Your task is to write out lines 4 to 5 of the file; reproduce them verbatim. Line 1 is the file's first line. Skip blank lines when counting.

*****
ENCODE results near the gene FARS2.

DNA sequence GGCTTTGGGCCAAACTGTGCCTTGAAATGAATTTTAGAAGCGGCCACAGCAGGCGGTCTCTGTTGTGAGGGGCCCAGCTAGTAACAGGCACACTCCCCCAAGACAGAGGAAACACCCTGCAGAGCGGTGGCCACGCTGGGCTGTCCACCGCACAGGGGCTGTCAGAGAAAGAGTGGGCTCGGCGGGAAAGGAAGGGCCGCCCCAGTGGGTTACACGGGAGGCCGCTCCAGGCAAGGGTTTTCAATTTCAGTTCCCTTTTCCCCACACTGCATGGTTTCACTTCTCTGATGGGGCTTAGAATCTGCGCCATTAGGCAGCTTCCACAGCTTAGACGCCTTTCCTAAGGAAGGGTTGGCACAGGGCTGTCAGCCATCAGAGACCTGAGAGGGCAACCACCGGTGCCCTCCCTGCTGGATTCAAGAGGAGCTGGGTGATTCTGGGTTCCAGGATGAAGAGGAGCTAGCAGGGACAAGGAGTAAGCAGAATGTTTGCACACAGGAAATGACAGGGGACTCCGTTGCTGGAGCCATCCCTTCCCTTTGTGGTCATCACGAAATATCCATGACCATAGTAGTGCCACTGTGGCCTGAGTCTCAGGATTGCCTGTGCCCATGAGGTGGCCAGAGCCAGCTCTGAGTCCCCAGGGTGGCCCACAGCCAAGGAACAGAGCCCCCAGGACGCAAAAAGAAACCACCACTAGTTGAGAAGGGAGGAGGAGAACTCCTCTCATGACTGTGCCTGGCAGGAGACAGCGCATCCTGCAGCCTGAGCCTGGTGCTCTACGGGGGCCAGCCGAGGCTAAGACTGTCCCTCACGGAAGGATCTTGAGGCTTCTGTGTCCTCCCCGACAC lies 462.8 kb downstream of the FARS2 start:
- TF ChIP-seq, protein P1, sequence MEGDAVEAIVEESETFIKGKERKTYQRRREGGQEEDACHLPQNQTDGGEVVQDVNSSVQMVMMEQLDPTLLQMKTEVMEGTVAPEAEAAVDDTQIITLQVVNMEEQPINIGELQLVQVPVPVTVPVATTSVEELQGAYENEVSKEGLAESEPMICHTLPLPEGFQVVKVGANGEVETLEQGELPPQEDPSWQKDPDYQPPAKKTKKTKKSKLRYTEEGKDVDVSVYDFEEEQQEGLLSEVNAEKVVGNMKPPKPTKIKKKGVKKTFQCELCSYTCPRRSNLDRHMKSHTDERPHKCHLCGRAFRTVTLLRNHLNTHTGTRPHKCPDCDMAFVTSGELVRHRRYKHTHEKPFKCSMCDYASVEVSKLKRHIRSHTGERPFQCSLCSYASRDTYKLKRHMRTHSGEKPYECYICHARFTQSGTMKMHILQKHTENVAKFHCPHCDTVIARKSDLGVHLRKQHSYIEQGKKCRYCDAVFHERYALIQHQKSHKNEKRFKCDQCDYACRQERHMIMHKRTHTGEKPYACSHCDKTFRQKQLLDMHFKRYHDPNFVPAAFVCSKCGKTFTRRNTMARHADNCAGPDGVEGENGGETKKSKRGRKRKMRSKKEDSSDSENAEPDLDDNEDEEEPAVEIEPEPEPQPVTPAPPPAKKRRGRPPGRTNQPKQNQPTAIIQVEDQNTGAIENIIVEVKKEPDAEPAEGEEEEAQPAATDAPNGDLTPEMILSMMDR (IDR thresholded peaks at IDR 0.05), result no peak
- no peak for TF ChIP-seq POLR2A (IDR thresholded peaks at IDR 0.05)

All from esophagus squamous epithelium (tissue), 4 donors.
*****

- no peak for TF ChIP-seq POLR2A (IDR thresholded peaks at IDR 0.05)

All from esophagus squamous epithelium (tissue), 4 donors.